Artists use a multitude of techniques to create unique works of art and to add more depth to a piece. One technique in particular is using texture to add layers of depth, emotion and personality to a piece.
Texture in art is known as a surface quality in a work of art or the way a painting feels when touched. When used in a painting, texture in art goes beyond our sense of sight and can appeal to our sense of touch. An artist will often use this to evoke different emotions or concepts such as pleasure or discomfort.
Texture is a well known element in art that is used quite often by artists to bring a more tangible feel to their pieces.
Types of Texture in Art
Artists have the freedom to create their own types of texture in their pieces of art. However, there are four types of texture that are commonly used in art, these are known as actual, decorative, spontaneous and mechanical.
Actual texture brings together the way a painting looks and how it feels when touched, including the buildup of paint or different material used to create the texture.
Decorative texture is known as a way to embellish the surface of a painting using materials to create some type of uniformity.
Spontaneous texture focuses more on visual creation as this type of texture is more spontaneous or accidental.
Mechanical texture is typically created by mechanical means, for example printing photos with a grain or screen pattern. Each of these types of texture can be created using a variety of materials on different surfaces like canvas, metal or glass.
Techniques for Creating Textures
Texture gives artists the opportunity to experiment with different techniques and create something that speaks to them. Here are a few ways artists might choose to create texture in their paintings:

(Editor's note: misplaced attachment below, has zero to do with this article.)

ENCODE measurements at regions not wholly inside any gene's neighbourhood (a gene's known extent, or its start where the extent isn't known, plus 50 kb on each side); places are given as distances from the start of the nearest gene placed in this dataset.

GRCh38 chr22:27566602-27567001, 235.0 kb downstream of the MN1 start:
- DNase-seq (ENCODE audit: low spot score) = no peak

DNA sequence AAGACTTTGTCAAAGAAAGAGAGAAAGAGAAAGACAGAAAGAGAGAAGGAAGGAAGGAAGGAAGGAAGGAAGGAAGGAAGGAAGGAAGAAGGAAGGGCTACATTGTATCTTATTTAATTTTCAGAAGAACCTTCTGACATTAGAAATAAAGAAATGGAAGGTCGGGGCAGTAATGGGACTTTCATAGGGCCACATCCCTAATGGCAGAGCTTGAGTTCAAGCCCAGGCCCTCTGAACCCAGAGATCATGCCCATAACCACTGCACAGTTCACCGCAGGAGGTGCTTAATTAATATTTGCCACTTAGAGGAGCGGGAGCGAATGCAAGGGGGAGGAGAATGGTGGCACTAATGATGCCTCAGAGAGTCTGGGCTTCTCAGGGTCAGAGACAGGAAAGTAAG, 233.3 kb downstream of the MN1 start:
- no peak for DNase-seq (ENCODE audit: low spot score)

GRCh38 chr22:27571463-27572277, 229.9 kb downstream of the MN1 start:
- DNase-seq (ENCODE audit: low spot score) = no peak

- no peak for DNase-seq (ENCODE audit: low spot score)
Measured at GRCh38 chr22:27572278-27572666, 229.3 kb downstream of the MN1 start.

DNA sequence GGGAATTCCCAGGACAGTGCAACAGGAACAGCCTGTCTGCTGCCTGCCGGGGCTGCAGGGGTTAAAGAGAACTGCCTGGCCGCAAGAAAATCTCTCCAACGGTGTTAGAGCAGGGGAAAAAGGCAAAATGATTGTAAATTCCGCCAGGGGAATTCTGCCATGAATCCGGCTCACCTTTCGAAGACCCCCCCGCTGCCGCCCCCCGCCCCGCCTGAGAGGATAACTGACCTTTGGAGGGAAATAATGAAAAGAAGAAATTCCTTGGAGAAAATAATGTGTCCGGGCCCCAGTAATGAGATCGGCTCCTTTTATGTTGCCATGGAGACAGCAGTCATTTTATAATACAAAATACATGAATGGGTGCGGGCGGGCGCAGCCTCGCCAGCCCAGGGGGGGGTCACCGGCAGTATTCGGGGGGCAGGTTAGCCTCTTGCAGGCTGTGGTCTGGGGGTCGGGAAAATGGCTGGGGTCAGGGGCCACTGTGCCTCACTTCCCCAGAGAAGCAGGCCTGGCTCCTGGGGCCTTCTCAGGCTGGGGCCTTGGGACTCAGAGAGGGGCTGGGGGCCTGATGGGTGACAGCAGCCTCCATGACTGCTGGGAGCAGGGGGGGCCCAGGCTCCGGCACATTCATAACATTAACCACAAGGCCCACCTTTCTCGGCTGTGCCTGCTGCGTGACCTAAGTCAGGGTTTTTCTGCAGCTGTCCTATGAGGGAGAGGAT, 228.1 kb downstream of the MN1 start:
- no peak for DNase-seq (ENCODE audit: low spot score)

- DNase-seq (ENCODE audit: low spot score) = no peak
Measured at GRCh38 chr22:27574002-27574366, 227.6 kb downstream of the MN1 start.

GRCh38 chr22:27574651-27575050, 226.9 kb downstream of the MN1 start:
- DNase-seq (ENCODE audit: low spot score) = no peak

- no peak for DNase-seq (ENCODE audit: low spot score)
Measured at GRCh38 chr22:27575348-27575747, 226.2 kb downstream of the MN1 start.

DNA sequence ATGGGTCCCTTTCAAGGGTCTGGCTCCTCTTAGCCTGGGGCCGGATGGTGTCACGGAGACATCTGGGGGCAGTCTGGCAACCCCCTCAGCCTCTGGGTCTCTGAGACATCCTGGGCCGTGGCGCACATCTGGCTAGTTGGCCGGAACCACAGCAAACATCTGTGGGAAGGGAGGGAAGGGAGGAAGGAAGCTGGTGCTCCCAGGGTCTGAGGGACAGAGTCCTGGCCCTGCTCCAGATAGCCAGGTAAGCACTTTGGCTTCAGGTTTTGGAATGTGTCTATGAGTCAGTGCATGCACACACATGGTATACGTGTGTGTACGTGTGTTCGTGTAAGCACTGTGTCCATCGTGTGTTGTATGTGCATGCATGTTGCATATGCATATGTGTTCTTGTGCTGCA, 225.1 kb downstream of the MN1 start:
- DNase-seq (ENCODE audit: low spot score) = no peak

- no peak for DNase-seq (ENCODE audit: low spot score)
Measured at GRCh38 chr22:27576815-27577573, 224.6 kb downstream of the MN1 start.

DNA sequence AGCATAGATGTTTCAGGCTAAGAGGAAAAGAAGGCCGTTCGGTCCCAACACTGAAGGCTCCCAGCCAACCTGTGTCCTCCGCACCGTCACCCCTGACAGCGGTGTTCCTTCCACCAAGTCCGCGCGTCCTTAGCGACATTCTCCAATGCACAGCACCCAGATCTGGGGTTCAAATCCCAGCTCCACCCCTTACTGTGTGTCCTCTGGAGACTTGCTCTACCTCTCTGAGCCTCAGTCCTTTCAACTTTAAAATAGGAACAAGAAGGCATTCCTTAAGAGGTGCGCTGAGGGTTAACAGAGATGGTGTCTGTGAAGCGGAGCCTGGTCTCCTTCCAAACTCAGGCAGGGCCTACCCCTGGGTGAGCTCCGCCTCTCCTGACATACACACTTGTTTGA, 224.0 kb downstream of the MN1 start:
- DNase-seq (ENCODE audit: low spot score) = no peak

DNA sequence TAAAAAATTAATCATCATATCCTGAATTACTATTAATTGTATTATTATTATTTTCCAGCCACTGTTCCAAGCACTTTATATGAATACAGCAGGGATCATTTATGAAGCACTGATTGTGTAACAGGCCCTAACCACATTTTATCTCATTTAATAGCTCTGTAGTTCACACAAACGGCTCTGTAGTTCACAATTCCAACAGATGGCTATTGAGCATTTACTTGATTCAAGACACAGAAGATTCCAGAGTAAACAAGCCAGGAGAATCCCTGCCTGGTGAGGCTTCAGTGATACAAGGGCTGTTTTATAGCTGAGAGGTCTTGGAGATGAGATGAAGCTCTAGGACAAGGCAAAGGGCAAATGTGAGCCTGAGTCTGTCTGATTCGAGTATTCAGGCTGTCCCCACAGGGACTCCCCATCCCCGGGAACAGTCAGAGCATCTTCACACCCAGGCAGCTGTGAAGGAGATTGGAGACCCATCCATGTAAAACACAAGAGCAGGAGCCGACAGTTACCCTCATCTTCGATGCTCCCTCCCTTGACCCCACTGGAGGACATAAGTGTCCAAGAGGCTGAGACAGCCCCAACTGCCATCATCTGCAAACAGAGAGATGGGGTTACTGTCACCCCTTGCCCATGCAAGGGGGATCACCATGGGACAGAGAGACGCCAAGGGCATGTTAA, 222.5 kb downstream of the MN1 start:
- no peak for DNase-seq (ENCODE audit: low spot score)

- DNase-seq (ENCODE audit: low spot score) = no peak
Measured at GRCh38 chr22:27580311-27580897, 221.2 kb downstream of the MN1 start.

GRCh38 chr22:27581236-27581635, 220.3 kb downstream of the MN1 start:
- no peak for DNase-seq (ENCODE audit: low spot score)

- Applying scratches through paint to expose colours underneath
- Adding white to objects to make them appear shiny
- Mixing in sand or other materials into the paint to create texture or grit
- Adding different layers of colours on top of each other
- Applying paint in thick layers to create something that sticks out of the canvas
- Brushing watery paint onto the canvas to create drips
Every artist uses their own unique approach to create a one-of-a-kind painting or work of art. No two artists have the same approach, perspective or unique art style! Aside from different techniques that can be applied, there are many tools that can be used to create texture as well, these include brushes, sponges and even fingers.
We love the way texture can enhance a piece of art. Take a look at these Zatista artists that use texture in their paintings!
American painter Bill Stone is known for his mesmerizing textured works. He has produced a large body of oil paintings over the years and his work is ever evolving. Having lived with partial color blindness, he is fascinated with color relationships and experiments with them obsessively.